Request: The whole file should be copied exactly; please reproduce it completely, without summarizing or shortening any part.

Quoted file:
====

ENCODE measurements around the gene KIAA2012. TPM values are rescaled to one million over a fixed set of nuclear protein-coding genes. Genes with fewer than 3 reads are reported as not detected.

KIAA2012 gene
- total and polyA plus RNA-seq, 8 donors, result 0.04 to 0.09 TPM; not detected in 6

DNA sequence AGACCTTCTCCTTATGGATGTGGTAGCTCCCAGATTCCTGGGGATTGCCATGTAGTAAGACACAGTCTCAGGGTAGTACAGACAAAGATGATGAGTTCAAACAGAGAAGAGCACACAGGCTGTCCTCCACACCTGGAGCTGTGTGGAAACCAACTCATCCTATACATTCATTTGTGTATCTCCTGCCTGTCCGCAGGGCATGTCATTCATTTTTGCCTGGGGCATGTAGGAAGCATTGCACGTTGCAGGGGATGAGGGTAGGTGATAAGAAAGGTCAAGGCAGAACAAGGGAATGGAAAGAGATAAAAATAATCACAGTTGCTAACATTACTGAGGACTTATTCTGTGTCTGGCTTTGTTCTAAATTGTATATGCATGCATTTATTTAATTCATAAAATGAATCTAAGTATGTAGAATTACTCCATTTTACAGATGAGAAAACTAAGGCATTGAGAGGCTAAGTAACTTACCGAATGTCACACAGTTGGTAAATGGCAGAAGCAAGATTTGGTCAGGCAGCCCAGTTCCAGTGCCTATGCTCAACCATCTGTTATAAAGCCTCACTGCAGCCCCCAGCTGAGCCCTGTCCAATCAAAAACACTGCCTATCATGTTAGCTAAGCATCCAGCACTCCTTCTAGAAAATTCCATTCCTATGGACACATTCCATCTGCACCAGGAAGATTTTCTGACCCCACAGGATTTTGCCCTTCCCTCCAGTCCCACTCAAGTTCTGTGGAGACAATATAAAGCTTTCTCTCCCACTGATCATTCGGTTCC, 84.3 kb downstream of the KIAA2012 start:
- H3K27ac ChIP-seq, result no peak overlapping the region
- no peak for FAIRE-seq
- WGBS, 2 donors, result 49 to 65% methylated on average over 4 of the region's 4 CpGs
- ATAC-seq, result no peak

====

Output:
ENCODE measurements around the gene KIAA2012. TPM values are rescaled to one million over a fixed set of nuclear protein-coding genes. Genes with fewer than 3 reads are reported as not detected.

KIAA2012 gene
- total and polyA plus RNA-seq, 8 donors, result 0.04 to 0.09 TPM; not detected in 6

DNA sequence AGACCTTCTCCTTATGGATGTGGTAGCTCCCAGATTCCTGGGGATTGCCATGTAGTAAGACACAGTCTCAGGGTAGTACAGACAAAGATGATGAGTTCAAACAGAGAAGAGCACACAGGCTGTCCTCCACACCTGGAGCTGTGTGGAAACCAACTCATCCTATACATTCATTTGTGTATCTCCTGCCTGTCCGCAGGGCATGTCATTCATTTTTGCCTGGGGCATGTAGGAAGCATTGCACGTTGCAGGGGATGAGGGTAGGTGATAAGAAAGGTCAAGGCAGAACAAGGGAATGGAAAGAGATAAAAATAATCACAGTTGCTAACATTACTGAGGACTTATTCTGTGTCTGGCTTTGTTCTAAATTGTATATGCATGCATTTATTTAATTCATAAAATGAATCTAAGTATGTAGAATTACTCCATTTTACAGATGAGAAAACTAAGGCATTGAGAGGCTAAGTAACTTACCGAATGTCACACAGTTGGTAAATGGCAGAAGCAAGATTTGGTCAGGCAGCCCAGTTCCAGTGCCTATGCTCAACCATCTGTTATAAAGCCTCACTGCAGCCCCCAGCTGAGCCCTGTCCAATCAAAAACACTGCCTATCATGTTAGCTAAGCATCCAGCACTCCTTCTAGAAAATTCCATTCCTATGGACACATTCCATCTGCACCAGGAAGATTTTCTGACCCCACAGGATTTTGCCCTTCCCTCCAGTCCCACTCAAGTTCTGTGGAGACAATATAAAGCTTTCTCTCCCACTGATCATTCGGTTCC, 84.3 kb downstream of the KIAA2012 start:
- H3K27ac ChIP-seq, result no peak overlapping the region
- no peak for FAIRE-seq
- WGBS, 2 donors, result 49 to 65% methylated on average over 4 of the region's 4 CpGs
- ATAC-seq, result no peak